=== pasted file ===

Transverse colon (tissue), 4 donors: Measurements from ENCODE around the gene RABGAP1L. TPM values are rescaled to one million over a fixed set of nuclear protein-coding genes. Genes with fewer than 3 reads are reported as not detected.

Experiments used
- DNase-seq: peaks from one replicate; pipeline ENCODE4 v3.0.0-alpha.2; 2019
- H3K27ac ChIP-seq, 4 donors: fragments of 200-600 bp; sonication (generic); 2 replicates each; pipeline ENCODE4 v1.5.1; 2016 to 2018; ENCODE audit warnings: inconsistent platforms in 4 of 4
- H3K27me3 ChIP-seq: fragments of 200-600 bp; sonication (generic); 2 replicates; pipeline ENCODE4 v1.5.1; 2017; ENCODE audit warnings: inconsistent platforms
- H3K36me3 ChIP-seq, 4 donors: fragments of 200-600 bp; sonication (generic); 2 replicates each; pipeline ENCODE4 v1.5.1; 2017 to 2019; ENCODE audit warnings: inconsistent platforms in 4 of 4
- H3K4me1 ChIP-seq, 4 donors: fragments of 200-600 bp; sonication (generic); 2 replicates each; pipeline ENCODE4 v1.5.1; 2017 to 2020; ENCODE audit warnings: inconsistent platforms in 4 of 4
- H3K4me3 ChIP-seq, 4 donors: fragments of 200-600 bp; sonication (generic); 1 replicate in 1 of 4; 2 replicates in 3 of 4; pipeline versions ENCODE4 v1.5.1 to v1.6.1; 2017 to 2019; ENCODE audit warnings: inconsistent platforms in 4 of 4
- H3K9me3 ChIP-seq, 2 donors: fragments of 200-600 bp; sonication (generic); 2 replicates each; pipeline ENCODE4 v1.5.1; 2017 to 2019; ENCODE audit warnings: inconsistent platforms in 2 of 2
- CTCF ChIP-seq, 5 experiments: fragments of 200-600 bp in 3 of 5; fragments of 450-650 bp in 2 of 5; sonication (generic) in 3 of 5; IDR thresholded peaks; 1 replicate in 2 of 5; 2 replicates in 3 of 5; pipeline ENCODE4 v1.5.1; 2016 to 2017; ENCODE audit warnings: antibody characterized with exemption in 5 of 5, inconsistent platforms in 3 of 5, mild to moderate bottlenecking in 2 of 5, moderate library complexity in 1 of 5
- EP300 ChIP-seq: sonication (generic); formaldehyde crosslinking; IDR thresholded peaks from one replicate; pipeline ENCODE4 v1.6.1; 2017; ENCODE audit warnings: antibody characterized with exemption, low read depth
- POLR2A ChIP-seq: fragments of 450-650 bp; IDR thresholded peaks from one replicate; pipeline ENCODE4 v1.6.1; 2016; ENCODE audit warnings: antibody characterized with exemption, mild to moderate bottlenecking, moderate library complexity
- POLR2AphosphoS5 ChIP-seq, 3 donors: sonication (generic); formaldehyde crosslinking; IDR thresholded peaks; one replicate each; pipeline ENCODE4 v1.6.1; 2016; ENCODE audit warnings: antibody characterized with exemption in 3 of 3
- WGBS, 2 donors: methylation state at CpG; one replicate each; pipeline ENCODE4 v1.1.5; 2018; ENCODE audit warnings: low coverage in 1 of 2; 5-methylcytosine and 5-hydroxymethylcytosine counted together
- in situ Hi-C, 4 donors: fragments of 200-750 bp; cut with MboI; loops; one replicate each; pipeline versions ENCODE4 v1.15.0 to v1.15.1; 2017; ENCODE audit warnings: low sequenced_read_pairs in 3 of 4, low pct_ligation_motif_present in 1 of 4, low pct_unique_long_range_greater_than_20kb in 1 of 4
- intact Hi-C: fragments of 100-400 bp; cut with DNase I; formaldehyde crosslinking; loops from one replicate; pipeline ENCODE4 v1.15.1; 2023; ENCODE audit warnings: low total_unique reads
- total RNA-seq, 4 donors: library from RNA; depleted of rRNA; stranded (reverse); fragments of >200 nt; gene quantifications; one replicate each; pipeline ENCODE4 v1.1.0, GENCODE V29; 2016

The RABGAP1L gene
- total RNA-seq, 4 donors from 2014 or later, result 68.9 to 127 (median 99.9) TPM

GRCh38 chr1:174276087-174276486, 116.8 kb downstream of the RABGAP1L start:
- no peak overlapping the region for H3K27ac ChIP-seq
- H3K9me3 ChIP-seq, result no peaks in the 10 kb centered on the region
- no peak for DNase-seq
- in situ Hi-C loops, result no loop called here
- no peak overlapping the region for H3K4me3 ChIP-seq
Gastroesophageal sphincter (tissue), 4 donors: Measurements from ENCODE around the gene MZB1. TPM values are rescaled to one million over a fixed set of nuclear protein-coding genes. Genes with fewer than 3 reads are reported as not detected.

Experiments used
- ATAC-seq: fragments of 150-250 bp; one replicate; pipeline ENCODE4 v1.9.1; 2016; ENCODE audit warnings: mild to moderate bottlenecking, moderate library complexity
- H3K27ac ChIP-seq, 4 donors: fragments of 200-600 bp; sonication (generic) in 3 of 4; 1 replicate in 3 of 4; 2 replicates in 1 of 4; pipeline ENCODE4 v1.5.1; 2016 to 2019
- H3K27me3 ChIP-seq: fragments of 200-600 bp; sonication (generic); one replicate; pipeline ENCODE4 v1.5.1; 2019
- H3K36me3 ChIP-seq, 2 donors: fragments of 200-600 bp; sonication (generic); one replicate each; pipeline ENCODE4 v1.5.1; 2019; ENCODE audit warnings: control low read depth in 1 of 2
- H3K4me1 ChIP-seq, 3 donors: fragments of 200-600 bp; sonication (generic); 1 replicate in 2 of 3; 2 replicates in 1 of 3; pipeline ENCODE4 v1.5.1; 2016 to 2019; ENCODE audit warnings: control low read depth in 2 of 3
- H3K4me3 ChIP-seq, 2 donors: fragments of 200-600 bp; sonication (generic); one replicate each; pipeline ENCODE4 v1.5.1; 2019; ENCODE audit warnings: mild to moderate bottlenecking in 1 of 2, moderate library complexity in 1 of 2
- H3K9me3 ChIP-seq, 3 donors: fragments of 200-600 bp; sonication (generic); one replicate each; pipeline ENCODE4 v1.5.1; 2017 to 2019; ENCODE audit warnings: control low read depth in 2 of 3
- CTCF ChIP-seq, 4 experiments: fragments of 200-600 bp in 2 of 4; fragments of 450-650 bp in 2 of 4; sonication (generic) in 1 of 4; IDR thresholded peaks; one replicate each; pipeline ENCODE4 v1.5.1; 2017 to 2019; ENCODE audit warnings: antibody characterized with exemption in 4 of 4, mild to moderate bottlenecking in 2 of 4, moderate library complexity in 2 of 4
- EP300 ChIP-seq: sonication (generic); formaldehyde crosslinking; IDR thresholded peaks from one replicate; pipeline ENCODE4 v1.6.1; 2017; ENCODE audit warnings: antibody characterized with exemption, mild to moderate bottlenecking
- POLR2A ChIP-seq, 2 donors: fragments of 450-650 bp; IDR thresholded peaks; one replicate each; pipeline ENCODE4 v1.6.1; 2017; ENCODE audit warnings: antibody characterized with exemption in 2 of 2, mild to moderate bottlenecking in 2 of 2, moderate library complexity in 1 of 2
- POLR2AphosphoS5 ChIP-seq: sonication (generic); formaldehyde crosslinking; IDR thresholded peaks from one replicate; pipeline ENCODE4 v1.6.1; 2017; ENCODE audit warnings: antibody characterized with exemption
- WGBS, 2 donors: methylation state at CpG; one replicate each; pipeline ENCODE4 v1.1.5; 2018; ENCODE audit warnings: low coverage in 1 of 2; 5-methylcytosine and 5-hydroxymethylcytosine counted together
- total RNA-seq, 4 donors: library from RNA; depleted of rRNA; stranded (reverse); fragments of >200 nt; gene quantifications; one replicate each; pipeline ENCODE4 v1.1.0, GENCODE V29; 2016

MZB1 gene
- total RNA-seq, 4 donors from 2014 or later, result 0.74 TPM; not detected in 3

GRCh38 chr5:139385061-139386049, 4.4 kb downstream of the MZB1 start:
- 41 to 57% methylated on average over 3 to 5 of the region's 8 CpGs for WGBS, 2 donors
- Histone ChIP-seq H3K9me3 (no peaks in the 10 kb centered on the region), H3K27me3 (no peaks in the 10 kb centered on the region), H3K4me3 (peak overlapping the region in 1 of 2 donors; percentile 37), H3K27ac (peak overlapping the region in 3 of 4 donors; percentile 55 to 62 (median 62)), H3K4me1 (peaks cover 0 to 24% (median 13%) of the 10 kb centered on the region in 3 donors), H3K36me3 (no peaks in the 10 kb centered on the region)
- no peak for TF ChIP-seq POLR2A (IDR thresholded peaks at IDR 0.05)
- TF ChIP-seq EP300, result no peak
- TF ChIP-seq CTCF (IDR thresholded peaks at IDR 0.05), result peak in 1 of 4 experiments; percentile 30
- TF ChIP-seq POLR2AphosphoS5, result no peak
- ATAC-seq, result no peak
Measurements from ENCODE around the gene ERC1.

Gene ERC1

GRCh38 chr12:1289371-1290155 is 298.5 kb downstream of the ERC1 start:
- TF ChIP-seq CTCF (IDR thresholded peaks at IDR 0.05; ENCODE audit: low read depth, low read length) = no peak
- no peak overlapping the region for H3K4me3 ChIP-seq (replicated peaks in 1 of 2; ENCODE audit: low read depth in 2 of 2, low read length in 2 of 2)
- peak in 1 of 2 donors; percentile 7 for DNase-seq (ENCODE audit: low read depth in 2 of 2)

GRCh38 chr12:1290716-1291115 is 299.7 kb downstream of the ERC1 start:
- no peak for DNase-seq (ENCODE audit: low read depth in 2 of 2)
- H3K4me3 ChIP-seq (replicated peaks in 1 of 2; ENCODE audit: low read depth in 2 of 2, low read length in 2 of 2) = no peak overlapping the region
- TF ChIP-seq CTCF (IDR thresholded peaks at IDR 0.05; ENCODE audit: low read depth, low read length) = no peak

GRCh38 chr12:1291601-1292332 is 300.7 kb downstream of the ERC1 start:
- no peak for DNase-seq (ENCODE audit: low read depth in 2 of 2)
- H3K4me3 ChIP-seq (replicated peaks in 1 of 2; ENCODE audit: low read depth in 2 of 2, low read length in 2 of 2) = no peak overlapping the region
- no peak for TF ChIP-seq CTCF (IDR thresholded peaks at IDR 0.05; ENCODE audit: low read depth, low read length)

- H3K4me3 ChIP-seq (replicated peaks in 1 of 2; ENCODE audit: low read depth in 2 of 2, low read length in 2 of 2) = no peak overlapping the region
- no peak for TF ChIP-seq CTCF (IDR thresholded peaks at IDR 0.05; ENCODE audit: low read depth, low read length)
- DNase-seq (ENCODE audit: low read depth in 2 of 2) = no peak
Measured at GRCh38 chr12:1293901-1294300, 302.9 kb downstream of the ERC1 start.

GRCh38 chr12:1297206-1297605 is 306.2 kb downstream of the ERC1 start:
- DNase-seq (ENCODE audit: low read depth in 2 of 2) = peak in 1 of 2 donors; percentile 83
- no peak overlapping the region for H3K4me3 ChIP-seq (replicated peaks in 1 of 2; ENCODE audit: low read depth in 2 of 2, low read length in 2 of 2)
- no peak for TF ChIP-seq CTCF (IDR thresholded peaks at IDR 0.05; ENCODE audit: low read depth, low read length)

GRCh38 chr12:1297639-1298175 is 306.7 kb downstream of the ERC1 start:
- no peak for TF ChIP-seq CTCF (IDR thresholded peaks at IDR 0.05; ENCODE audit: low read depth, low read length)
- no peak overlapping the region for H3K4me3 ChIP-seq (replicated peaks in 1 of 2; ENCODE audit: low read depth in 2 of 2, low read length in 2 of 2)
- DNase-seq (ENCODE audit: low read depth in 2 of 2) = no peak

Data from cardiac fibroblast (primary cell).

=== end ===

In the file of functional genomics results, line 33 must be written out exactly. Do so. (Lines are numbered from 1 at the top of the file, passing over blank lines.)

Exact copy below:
- H3K4me3 ChIP-seq, 2 donors: fragments of 200-600 bp; sonication (generic); one replicate each; pipeline ENCODE4 v1.5.1; 2019; ENCODE audit warnings: mild to moderate bottlenecking in 1 of 2, moderate library complexity in 1 of 2